TBH, it was not an argument but an opinion. However, I seem to be in agreement with the majority of the judges.
The Citizens United ruling, which overturned literally decades of precedent, would be enough in and of itself to call the judgment of four of the five justices[1] who affirmed this particular decision into question.  Screwtape mentioned additional court cases, and I wouldn't be surprised to find that there are more of them besides.

Quote from: Graybeard
I suppose it is the level of suspicion. The word "suspicion" is vague. The transcript shows an anonymous tip off was the suspicion.
An anonymous tip-off, or even the building traffic, is in no way sufficient to justify the behavior of this officer in his illegally detaining this person, nor the further illegal actions he subsequently took.  You will note, Graybeard, that even the State of Utah admitted that the officer's search was illegal - its argument was that the evidence he had found in this illegal search should be permissible in court, despite the long precedent arguing otherwise, which was overturned by this decision.

Quote from: Graybeard
From the linked extract: "Officer Fackrell’s  purpose was not to conduct a suspicionless fishing expedition but was to gather  information  about  activity inside  a  house  whose  occupants were  legitimately  suspected of dealing  drugs."
If they were legitimately suspected, why did the police not go to a court and get a warrant allowing them to search individuals coming out of this house?  Answer:  Because they didn't have enough evidence to justify such a warrant.  To call something "legitimate" means that it falls within the bounds of the law, and the fact of the matter, Graybeard, is that this officer's searches did not.  At the risk of repeating myself, even the State of Utah admitted that the officer's search was illegal.  I would really like to know just how you can conclude that the police had legitimate suspicion when the action being contested was admitted to be illegal by the prosecution.

That's not just a red flag, that's a floodlit sign and blaring siren.   The fact that five members of the Supreme Court missed it even so makes me wonder if those justices have working eyes and ears, metaphorically speaking.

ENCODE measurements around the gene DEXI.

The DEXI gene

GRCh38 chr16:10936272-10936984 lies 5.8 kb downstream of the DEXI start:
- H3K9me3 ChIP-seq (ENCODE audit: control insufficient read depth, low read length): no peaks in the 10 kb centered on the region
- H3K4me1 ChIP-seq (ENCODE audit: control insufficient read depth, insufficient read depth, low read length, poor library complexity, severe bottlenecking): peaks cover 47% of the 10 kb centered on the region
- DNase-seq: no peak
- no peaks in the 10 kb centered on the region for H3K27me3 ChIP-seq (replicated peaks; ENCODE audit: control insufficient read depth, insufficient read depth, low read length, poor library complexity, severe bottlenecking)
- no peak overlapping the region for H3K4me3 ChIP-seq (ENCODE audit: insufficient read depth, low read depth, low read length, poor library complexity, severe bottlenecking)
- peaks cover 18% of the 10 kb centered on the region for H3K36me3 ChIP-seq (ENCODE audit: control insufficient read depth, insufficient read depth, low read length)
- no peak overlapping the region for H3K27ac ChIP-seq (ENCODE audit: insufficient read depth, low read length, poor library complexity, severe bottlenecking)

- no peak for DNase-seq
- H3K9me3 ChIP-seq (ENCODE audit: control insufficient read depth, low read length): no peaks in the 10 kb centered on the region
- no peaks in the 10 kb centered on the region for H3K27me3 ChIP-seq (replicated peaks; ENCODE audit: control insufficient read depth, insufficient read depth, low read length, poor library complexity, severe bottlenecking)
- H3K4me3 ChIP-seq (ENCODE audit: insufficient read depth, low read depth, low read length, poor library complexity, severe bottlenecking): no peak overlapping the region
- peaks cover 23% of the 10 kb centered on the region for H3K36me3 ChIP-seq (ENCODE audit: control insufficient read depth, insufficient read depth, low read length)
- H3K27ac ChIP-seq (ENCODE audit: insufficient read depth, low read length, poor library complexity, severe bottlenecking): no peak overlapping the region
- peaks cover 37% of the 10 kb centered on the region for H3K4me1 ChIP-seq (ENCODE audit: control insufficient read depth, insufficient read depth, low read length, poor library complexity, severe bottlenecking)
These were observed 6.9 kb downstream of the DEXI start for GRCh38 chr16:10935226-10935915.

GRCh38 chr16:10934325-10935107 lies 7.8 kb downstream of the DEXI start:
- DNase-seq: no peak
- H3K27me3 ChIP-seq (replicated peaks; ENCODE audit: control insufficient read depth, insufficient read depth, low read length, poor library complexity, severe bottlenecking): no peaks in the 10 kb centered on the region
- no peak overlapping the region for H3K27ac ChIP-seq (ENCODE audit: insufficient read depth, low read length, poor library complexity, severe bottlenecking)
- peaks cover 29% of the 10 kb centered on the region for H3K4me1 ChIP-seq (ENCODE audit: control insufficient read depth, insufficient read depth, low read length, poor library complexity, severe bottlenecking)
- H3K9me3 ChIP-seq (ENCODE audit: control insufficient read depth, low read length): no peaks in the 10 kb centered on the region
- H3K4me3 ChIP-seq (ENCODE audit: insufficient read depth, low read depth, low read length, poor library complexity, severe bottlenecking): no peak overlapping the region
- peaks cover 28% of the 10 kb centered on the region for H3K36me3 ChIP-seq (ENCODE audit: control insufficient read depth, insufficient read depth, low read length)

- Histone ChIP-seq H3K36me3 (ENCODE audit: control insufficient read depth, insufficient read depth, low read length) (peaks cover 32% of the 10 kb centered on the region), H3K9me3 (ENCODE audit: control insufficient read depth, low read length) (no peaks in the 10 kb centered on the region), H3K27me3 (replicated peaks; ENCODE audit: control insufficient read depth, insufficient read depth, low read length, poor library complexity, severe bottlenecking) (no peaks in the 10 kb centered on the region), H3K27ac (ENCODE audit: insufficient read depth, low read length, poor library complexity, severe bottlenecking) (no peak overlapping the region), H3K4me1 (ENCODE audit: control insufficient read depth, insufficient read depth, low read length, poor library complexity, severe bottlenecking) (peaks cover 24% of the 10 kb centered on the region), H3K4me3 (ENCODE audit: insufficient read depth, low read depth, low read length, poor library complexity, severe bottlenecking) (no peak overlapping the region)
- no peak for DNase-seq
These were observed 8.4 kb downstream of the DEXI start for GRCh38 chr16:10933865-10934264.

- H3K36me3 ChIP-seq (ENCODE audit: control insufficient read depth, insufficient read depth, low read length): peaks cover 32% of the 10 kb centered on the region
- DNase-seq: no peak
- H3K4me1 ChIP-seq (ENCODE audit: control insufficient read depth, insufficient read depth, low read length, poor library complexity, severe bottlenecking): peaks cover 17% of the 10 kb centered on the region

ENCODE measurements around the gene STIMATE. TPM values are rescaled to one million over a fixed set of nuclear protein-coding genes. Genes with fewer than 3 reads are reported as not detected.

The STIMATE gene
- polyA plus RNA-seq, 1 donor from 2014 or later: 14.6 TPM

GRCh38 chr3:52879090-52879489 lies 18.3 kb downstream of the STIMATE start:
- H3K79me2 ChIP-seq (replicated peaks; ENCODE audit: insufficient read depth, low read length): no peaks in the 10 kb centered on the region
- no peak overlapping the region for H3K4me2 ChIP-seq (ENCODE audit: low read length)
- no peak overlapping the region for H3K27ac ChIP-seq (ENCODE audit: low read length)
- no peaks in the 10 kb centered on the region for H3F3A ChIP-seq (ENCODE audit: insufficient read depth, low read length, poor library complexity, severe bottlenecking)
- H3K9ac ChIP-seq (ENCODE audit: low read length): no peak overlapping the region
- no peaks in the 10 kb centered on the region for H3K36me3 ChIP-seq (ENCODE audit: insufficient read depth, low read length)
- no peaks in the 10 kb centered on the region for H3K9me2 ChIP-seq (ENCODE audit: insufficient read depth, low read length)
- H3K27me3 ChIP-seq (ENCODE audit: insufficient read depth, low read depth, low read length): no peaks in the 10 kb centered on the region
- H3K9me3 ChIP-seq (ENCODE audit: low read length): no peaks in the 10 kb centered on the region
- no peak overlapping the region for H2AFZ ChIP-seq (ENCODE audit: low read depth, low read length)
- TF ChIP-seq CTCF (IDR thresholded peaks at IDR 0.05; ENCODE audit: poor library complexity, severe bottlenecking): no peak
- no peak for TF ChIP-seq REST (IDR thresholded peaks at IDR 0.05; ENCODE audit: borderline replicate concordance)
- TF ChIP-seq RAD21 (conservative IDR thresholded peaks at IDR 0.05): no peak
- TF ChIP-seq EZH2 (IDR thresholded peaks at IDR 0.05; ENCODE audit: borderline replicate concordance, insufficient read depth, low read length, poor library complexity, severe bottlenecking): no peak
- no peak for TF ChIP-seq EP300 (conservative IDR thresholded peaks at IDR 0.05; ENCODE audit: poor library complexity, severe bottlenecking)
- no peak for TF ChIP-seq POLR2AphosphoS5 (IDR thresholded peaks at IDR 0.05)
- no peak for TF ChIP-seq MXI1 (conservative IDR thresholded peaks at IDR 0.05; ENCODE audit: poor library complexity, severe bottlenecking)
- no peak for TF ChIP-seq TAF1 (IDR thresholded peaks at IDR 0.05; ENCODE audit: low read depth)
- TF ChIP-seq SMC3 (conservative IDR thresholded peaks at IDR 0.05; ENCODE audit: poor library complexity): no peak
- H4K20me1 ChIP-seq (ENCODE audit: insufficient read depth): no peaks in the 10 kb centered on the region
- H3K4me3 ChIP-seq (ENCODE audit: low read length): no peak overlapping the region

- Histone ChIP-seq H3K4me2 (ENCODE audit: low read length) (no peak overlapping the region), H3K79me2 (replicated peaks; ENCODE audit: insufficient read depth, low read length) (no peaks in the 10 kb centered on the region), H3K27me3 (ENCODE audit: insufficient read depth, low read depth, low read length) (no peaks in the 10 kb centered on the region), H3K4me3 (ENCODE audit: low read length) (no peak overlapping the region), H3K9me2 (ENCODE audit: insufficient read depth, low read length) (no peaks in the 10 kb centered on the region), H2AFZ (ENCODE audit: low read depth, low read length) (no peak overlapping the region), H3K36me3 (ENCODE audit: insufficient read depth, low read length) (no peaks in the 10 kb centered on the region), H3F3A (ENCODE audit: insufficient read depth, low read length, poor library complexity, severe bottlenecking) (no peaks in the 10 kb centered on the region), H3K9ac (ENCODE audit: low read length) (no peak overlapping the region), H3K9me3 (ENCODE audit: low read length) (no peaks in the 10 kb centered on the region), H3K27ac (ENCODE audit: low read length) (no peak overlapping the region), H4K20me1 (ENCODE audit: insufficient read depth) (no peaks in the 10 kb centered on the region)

Quote from: Graybeard
I suppose that if you come out of a KFC, you might be legitimately suspected of having food.
However, the individual was not coming out of a KFC, was he?  He was coming out of a house.  You know, a place where people live.  Therefore, this analogy fails because you cannot legitimately suspect someone coming out of a house of "having food", as it were.  In fact, it fails on another level because many people who leave fast food restaurants do not take food out with them in the first place - they eat it there, known as "dining in".  If you corrected it to "having eaten food", that would answer the second fail, but not the first, because of the difference between a fast food restaurant and a residence.  Which you undoubtedly know.

Here's some information on probable cause and reasonable suspicion that you really should read, Graybeard:

Quote from: Graybeard
I suspect it might seem an anathema to some people in your society, but to others, it might not.
This is specious reasoning and therefore beside the point.  No doubt there are people in America who do not recognize the danger of decisions which undermine the Constitution, but that does not mean that the danger does not exist.

Quote from: Graybeard
Moral - don't do drugs.
That is not at all the 'moral', Graybeard.  Besides from which, do you realize just how trite and stupid-sounding the "don't do drugs" slogan is?  It's almost as bad as "guns don't kill people, people kill people".

I think you do.
Scenario: You are a police officer. Your are told by control to attend an incident of an attack on an old lady and that an ambulance has already been called. You arrive to find the ambulance and an elderly lady is lying on the ground. There is blood on her head. At a distance of 25 yards a young poorly dressed man is looking from her to you and seems nervous. Another old lady tells you "It was him! He hit her with an iron bar."

What's your next move? All the information so far is uncorroborated.